Q: We've been in support of the solid state lighting program run by DOE for some time, but my question is colored by my experiences in that program and we do have a manufacturing segment to it. And it's related to the question you just heard from the web. It seems though, from what I'm hearing, that there are actually three groups that are relevant to your vision. One is the investors in the manufacturing facility and these are the ones that have to come up with that 50% cost share, which is rather daunting for small investors, and as you point out now, also for localities and states, at the present time. The second group is the entity itself and its management which could be completely different and I think maybe making that distinction would help in achieving success. The third group is the one you frequently refer to as your objective is to have access to small businesses who probably can't put up the large cost share money. And so, therefore, would be limited to usage fees or something like that. I guess my question is could you, perhaps, tell a little more about how you envision this coming together? I think it would help in getting proposals. Kelly mentioned a non-profit structure, in passing. If that's the concept that you have in mine I think that's important to make that clear. So, just some questions as to how this might actually pull together.
A: Okay, let me try to answer that as best as I can. Yes, we think a non-profit system might be a very good model. In a sense that that can take care of, perhaps, some of the intellectual property and pre-competitive issues. The national labs can do that as well as establishing entities. With respect to the small companies participating and large companies participating and so on, let me give you some scenarios. It is possible, for example, that states could provide us facilities, infrastructure, some buildings. You know that would be counted towards cost share. Potentially, you know, they could have economic development funds maybe down the road, that's a possibility. They could bring to bear other credits, perhaps, in some way like that. So that will make it easier for them. We might be able to frontload the federal investment so the cost share comes in a little later; it gives people time to evolve. For the small companies that want to participate but they can't really fund the MDF themselves, perhaps they can use it on a (inaudible) basis or in some cases, I'm actually thinking we could give the MDF's some money to give to small companies, small amounts of money, to start participating with them. So there would be some money available that the small companies could use, for example, for travel, if they had to go to this facility, and have some measure of money, some measure of resources, that would enable them to communicate, to collaborate. So, my answer to this is there is never enough money for everybody to do everything that we want. I mean that is the reality of life. And I will look for you to try to be as innovative as possible. You know to the degree that the costs can be shared over multiple people then the pain is less for everybody. Does that answer your question sufficiently?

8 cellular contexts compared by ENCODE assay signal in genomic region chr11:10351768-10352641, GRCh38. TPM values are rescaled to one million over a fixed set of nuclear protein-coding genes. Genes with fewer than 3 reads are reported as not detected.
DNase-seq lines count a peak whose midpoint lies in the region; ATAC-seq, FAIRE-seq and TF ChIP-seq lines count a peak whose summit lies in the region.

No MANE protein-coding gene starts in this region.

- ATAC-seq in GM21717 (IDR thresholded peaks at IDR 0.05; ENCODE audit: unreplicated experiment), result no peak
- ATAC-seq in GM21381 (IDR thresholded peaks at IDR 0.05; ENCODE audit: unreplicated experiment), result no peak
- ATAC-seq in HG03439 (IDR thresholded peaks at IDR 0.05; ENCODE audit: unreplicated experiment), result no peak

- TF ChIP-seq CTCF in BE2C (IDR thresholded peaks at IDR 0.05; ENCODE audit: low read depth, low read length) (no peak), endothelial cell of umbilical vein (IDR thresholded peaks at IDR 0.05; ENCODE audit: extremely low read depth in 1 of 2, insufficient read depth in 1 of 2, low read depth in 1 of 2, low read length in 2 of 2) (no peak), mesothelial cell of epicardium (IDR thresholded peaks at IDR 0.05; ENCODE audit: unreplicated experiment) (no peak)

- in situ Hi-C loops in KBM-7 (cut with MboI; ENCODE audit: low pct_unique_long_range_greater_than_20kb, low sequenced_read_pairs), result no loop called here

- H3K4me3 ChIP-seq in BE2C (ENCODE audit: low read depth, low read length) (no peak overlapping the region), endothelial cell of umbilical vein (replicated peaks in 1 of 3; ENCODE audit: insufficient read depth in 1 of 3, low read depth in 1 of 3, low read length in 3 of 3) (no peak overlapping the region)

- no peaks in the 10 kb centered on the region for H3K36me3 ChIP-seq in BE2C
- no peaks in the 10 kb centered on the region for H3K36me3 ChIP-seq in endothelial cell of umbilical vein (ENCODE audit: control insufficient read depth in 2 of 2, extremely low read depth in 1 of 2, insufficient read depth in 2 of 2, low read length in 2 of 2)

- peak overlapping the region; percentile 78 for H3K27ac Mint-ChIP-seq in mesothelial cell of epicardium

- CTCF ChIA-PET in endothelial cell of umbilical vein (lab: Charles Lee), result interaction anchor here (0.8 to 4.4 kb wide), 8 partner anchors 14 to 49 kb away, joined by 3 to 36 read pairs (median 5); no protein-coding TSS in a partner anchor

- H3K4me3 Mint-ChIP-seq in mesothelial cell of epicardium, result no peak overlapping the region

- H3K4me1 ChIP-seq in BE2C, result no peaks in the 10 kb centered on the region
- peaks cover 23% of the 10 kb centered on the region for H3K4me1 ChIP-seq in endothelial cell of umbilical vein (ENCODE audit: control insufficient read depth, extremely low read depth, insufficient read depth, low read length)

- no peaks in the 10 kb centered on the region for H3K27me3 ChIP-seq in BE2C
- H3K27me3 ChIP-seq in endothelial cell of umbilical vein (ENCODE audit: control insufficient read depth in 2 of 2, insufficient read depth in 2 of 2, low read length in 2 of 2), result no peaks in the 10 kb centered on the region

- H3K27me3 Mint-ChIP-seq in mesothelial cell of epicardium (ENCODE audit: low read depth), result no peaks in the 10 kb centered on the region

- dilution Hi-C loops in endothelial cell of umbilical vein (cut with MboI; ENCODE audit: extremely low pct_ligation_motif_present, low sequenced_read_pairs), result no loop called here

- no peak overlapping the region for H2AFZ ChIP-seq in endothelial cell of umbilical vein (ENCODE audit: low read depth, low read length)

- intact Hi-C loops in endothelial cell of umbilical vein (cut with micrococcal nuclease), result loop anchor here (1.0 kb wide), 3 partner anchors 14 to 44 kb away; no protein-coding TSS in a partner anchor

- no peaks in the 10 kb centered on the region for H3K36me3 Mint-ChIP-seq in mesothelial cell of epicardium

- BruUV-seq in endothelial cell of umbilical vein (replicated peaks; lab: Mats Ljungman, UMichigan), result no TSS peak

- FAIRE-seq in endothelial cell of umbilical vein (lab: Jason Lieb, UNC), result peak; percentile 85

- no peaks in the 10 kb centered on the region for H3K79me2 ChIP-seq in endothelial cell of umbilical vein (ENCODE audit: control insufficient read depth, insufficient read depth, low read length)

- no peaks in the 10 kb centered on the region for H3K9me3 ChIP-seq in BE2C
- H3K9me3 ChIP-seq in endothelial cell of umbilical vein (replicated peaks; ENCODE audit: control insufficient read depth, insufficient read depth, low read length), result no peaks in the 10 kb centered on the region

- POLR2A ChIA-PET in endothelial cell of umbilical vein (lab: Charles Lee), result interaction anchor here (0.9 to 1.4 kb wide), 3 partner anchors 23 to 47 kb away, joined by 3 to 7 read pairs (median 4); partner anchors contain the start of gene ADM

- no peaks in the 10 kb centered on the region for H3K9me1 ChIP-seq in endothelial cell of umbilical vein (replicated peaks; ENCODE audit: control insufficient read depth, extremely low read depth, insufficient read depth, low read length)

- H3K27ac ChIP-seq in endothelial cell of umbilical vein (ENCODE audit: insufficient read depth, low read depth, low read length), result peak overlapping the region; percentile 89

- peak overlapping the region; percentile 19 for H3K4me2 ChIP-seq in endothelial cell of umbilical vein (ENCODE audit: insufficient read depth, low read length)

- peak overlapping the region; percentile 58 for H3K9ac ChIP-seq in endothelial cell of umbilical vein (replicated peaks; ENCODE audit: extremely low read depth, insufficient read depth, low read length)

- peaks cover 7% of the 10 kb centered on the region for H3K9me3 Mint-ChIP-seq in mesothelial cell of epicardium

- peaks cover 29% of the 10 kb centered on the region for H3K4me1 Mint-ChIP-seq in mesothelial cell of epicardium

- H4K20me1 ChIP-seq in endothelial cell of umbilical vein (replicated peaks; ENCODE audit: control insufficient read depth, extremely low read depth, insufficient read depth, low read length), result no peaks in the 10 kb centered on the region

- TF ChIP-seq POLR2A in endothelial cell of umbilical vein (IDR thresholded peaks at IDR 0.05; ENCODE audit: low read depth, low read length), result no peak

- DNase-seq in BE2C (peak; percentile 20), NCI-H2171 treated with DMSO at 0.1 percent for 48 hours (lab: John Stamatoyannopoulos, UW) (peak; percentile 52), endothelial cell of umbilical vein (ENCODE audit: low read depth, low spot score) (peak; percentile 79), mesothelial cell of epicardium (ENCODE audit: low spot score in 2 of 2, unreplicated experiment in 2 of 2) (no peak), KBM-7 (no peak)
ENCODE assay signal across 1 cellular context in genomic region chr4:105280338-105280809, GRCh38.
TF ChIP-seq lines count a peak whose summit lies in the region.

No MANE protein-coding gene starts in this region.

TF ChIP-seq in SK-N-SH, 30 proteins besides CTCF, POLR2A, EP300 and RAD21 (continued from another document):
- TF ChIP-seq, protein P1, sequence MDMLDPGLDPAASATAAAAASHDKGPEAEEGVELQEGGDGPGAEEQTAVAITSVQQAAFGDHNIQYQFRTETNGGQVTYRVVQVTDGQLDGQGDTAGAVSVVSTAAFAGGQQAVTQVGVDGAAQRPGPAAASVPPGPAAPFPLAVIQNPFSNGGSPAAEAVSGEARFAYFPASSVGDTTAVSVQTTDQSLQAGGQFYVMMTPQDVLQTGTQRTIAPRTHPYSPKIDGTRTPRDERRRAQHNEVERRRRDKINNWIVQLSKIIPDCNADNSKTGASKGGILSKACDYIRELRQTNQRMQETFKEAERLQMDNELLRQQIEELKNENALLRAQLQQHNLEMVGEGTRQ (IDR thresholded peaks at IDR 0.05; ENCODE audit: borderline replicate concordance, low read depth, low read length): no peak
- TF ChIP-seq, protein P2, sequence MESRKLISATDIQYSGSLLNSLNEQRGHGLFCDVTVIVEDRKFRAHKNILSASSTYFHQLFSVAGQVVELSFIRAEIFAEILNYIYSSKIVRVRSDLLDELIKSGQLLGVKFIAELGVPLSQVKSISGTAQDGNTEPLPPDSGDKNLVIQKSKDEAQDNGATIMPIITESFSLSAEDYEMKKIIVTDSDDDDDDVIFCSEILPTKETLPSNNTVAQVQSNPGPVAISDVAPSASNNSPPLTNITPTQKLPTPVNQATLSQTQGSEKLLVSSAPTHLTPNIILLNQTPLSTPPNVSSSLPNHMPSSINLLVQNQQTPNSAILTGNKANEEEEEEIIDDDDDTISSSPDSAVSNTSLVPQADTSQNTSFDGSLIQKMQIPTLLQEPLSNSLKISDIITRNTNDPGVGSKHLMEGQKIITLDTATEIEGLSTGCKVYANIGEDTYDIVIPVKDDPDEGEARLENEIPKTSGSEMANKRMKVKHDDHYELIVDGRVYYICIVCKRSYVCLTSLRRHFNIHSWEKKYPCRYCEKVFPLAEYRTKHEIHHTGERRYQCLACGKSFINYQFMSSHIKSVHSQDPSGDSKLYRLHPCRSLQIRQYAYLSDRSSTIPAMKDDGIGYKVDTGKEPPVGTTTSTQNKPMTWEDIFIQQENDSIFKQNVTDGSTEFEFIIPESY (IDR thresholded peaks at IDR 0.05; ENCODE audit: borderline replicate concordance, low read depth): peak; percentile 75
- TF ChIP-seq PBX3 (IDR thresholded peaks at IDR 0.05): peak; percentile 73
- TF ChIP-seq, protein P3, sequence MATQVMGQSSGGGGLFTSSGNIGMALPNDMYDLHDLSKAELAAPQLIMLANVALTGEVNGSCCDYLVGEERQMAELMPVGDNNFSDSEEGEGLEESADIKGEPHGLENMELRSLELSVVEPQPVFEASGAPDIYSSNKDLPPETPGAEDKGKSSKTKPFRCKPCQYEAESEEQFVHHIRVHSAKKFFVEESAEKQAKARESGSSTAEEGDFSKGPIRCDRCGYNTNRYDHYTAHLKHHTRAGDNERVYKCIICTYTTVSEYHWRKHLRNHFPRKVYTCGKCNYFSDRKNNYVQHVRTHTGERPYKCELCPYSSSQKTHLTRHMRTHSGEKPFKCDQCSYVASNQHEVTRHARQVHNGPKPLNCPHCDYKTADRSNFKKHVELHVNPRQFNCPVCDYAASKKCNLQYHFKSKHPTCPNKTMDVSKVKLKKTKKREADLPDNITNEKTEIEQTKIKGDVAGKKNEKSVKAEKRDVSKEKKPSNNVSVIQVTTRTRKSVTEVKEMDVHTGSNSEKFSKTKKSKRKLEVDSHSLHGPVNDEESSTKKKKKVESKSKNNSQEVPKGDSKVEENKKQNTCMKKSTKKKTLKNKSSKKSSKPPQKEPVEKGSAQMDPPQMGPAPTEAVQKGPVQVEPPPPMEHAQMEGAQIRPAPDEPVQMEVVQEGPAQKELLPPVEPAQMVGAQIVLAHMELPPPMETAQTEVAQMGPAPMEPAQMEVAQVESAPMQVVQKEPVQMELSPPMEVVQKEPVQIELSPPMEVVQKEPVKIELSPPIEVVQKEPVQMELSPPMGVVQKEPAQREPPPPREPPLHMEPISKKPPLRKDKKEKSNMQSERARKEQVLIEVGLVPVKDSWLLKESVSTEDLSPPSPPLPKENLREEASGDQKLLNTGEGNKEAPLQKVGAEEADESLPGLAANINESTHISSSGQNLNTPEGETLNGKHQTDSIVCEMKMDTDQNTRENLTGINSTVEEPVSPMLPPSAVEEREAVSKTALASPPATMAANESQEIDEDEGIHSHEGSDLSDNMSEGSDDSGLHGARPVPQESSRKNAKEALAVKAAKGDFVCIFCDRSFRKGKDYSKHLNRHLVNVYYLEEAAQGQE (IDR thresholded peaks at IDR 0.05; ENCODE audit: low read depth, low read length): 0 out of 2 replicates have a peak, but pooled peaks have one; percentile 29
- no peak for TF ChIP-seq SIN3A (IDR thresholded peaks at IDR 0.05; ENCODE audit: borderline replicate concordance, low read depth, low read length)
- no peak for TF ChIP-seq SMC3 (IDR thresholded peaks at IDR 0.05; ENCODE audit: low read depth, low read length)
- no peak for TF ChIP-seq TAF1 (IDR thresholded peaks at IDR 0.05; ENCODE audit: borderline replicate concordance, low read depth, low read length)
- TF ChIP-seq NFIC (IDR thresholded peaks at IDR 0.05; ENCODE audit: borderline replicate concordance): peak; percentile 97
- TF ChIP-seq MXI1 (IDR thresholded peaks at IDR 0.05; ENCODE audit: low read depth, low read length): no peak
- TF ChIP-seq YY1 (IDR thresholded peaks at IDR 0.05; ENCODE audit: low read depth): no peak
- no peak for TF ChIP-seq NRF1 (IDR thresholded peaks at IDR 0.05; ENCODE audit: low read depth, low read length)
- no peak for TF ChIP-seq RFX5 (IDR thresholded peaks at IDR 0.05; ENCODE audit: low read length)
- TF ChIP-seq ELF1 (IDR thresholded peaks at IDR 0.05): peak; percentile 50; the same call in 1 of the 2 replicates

RESPONSE: Thank you. I think one thing that will need some continuous thinking is how the major investors will recoup that investment. That's going to be at the front of their minds when they make these decisions. I think you've outlined something that might work but I, that's going to be evolving I'm sure. Thank you.
Q: I have a question, more again, about the sensitivities of intellectual property rights. Is the AMO going to issue a patent rights waivers for all the participants and investors in these hubs? Is there, we know some of the default positions, that rights are expected of the DOE but what is the sort of thinking in terms of claims to intellectual property that comes out of these centers?
A: Yes, I understand there is a patent waiver document on its way to my desk right now. So, the answer is yes. We are looking at all sorts of different options for that and that is certainly something we are considering.